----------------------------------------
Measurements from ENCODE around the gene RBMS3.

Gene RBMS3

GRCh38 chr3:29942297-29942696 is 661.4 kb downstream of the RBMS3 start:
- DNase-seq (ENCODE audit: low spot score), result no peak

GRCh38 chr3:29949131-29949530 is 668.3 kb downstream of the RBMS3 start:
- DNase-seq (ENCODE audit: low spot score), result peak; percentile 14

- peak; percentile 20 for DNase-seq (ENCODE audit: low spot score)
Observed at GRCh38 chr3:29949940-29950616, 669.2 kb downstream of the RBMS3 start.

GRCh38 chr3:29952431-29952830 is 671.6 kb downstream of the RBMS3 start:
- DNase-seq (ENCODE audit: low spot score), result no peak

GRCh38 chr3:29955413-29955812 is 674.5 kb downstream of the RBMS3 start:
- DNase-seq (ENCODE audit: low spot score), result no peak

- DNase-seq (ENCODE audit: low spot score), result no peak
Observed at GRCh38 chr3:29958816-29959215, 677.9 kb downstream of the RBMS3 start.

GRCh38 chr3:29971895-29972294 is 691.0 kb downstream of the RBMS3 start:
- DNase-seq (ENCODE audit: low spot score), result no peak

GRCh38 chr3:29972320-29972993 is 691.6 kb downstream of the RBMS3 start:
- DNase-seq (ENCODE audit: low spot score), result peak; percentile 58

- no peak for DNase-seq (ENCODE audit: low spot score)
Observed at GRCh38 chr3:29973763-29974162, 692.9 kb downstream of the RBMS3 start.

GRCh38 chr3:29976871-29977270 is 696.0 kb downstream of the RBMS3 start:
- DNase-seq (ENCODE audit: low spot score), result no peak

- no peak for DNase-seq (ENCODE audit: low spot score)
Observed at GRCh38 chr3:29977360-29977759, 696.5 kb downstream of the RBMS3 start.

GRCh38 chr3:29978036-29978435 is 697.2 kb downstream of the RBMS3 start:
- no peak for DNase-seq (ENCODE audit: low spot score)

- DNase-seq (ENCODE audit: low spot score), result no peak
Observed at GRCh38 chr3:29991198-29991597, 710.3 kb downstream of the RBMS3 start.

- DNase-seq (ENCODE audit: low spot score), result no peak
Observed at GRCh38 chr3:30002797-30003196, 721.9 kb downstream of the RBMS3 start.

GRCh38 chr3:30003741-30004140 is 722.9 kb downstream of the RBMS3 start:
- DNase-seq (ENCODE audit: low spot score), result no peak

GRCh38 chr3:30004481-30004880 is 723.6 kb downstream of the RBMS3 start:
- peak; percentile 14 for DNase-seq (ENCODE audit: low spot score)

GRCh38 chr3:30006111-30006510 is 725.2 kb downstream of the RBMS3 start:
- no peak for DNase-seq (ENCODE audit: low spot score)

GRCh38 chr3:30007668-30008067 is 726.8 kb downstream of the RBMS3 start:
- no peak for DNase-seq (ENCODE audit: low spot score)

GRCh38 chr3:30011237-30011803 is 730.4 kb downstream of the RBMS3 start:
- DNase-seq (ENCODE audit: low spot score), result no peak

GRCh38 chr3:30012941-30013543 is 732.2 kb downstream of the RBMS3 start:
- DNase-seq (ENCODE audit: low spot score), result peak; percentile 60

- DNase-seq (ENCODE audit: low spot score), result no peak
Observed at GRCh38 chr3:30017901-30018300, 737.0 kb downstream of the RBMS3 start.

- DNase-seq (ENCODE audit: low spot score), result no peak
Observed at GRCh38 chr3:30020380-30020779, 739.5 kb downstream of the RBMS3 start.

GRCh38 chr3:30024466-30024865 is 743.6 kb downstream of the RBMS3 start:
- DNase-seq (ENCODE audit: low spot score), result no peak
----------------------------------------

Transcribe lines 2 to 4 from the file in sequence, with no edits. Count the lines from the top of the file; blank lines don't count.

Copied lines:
Gene RBMS3

GRCh38 chr3:29942297-29942696 is 661.4 kb downstream of the RBMS3 start:
- DNase-seq (ENCODE audit: low spot score), result no peak